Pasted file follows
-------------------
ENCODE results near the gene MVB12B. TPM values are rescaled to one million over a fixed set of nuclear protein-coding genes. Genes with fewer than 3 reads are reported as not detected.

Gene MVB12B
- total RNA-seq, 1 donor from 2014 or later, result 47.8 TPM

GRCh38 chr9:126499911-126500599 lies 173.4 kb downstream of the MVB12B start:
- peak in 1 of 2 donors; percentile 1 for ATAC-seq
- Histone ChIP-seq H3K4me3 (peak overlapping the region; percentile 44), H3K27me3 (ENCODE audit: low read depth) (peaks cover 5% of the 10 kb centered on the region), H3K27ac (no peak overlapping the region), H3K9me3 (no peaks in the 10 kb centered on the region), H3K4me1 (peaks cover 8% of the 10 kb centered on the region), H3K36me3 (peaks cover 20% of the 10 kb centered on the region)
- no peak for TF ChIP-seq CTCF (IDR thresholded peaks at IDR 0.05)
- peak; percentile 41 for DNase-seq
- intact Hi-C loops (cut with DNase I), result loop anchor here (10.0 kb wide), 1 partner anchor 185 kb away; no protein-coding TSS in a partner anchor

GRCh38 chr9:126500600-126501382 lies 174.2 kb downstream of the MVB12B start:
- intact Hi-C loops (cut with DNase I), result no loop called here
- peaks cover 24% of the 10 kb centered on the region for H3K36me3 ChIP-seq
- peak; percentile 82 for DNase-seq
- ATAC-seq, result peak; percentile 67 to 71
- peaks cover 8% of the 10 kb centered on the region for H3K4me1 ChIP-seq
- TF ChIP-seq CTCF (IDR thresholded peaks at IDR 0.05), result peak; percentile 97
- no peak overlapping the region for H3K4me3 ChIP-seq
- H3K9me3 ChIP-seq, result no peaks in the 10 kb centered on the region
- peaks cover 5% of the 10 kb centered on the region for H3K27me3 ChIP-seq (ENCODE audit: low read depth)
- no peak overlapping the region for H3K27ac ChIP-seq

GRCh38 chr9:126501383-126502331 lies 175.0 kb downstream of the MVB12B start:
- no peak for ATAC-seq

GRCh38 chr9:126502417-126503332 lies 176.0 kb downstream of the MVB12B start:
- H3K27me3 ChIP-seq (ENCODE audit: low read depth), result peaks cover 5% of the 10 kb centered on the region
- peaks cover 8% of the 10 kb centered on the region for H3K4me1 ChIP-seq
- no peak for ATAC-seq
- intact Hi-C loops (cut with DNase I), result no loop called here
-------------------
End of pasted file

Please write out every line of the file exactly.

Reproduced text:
ENCODE results near the gene MVB12B. TPM values are rescaled to one million over a fixed set of nuclear protein-coding genes. Genes with fewer than 3 reads are reported as not detected.

Gene MVB12B
- total RNA-seq, 1 donor from 2014 or later, result 47.8 TPM

GRCh38 chr9:126499911-126500599 lies 173.4 kb downstream of the MVB12B start:
- peak in 1 of 2 donors; percentile 1 for ATAC-seq
- Histone ChIP-seq H3K4me3 (peak overlapping the region; percentile 44), H3K27me3 (ENCODE audit: low read depth) (peaks cover 5% of the 10 kb centered on the region), H3K27ac (no peak overlapping the region), H3K9me3 (no peaks in the 10 kb centered on the region), H3K4me1 (peaks cover 8% of the 10 kb centered on the region), H3K36me3 (peaks cover 20% of the 10 kb centered on the region)
- no peak for TF ChIP-seq CTCF (IDR thresholded peaks at IDR 0.05)
- peak; percentile 41 for DNase-seq
- intact Hi-C loops (cut with DNase I), result loop anchor here (10.0 kb wide), 1 partner anchor 185 kb away; no protein-coding TSS in a partner anchor

GRCh38 chr9:126500600-126501382 lies 174.2 kb downstream of the MVB12B start:
- intact Hi-C loops (cut with DNase I), result no loop called here
- peaks cover 24% of the 10 kb centered on the region for H3K36me3 ChIP-seq
- peak; percentile 82 for DNase-seq
- ATAC-seq, result peak; percentile 67 to 71
- peaks cover 8% of the 10 kb centered on the region for H3K4me1 ChIP-seq
- TF ChIP-seq CTCF (IDR thresholded peaks at IDR 0.05), result peak; percentile 97
- no peak overlapping the region for H3K4me3 ChIP-seq
- H3K9me3 ChIP-seq, result no peaks in the 10 kb centered on the region
- peaks cover 5% of the 10 kb centered on the region for H3K27me3 ChIP-seq (ENCODE audit: low read depth)
- no peak overlapping the region for H3K27ac ChIP-seq

GRCh38 chr9:126501383-126502331 lies 175.0 kb downstream of the MVB12B start:
- no peak for ATAC-seq

GRCh38 chr9:126502417-126503332 lies 176.0 kb downstream of the MVB12B start:
- H3K27me3 ChIP-seq (ENCODE audit: low read depth), result peaks cover 5% of the 10 kb centered on the region
- peaks cover 8% of the 10 kb centered on the region for H3K4me1 ChIP-seq
- no peak for ATAC-seq
- intact Hi-C loops (cut with DNase I), result no loop called here